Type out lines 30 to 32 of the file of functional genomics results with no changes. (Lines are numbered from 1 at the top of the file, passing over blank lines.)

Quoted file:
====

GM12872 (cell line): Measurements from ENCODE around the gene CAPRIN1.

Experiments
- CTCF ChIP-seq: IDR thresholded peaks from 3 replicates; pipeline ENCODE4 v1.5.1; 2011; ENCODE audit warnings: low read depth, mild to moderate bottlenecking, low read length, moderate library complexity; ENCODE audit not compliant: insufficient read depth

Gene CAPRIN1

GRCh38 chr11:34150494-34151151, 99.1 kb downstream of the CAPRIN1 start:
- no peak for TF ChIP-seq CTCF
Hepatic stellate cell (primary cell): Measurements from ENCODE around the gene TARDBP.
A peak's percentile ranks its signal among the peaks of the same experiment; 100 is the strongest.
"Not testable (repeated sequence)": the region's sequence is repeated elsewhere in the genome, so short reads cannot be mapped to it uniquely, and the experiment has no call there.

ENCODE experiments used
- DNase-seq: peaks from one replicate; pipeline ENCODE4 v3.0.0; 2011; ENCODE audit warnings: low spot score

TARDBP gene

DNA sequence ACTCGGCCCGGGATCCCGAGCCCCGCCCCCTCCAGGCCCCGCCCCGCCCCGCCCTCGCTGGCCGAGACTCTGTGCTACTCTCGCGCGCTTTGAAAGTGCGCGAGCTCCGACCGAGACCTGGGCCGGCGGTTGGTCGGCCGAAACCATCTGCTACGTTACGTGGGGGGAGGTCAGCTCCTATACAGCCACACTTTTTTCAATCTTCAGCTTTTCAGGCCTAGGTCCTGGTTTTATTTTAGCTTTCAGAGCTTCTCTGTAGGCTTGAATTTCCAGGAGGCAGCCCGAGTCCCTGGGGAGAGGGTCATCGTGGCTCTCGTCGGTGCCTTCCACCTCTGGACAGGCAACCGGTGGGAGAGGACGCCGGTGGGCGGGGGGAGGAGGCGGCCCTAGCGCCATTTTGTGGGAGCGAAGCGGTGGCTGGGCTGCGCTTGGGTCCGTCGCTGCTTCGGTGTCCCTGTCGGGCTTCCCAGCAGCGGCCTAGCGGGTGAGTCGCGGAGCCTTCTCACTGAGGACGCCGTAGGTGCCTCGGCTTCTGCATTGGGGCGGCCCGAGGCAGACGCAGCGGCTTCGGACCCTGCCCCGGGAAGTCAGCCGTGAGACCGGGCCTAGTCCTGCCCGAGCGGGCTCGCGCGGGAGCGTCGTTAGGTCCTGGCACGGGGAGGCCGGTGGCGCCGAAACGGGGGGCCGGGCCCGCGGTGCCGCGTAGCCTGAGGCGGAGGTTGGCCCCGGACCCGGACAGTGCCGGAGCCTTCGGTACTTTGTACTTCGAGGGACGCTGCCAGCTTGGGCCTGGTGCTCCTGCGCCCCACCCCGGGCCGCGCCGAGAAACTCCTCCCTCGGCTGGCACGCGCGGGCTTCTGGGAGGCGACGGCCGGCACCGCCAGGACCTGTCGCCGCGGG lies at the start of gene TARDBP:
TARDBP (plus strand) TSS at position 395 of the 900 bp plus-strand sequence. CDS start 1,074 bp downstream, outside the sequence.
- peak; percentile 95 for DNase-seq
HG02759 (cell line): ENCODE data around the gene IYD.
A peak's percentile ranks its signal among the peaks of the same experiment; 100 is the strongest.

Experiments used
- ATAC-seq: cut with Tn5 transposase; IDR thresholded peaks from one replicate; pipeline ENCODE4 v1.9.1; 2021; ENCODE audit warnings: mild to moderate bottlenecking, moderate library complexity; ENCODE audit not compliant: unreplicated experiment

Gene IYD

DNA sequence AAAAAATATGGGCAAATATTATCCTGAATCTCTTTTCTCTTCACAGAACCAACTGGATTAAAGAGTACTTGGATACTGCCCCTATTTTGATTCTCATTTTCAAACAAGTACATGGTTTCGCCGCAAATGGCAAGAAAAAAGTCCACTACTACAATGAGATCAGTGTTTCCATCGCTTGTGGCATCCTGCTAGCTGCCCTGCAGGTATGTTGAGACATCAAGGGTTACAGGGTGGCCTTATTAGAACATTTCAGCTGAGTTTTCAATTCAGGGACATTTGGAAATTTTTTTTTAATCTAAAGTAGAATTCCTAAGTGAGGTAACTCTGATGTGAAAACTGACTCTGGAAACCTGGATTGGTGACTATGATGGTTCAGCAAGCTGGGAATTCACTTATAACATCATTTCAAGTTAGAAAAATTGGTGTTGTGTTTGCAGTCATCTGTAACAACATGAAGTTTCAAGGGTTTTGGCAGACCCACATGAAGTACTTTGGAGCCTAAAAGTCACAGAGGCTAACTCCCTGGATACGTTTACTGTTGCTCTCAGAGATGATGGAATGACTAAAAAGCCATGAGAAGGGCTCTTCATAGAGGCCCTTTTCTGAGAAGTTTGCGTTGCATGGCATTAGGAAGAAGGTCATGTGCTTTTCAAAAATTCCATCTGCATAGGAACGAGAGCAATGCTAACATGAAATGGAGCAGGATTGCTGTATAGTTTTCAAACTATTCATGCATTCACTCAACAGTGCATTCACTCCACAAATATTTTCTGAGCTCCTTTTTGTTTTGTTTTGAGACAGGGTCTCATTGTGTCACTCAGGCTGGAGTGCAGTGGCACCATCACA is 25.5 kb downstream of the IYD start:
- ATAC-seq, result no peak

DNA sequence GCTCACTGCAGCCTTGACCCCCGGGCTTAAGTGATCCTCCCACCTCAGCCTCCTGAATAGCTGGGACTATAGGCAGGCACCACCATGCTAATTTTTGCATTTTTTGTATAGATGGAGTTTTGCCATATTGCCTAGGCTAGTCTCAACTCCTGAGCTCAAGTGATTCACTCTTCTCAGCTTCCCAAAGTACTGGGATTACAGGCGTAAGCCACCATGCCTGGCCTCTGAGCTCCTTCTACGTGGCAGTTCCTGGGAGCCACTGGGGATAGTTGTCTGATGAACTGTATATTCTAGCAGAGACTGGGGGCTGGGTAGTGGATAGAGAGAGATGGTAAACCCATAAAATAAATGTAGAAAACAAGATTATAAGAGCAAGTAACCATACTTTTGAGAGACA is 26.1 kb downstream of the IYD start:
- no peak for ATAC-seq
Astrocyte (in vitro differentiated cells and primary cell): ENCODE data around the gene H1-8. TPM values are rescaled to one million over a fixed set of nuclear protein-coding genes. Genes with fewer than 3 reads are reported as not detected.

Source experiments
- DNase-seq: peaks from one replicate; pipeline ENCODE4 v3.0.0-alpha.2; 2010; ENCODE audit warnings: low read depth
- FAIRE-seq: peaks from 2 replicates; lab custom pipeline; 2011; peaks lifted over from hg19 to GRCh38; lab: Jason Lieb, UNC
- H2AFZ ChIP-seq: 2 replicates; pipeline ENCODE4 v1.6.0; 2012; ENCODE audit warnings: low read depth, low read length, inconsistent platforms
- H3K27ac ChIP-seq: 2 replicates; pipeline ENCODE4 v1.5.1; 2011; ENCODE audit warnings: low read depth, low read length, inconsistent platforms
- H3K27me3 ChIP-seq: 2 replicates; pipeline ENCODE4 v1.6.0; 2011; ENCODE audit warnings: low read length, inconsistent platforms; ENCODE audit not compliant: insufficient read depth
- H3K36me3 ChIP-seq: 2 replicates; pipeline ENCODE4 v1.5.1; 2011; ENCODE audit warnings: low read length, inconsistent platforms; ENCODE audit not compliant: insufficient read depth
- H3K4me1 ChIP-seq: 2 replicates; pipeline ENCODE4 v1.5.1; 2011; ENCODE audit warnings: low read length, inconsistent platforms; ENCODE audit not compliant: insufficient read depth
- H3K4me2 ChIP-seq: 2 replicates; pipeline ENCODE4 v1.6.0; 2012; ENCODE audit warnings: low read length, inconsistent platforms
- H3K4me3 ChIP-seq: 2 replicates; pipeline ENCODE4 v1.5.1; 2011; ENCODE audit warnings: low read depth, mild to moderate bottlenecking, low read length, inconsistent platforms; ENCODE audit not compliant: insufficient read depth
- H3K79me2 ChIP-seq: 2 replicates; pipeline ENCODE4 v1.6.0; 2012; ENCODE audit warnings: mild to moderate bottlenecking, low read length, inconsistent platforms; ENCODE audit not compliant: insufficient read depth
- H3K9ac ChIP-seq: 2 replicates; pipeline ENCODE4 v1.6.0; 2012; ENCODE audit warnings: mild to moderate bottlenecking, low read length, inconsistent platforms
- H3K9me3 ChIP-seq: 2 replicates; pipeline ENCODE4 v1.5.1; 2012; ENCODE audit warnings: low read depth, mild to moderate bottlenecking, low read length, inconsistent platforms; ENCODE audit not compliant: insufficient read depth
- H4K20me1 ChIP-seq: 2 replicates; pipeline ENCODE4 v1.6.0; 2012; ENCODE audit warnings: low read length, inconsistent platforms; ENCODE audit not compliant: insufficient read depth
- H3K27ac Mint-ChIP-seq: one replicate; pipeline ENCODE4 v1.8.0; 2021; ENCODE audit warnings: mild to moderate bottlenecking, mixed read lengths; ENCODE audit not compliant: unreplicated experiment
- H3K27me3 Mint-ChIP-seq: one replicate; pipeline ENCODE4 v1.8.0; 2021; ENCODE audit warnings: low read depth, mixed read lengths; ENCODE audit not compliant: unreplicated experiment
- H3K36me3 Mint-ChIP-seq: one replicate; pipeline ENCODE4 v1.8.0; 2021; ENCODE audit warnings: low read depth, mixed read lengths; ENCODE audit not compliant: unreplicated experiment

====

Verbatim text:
- H3K27ac ChIP-seq: 2 replicates; pipeline ENCODE4 v1.5.1; 2011; ENCODE audit warnings: low read depth, low read length, inconsistent platforms
- H3K27me3 ChIP-seq: 2 replicates; pipeline ENCODE4 v1.6.0; 2011; ENCODE audit warnings: low read length, inconsistent platforms; ENCODE audit not compliant: insufficient read depth
- H3K36me3 ChIP-seq: 2 replicates; pipeline ENCODE4 v1.5.1; 2011; ENCODE audit warnings: low read length, inconsistent platforms; ENCODE audit not compliant: insufficient read depth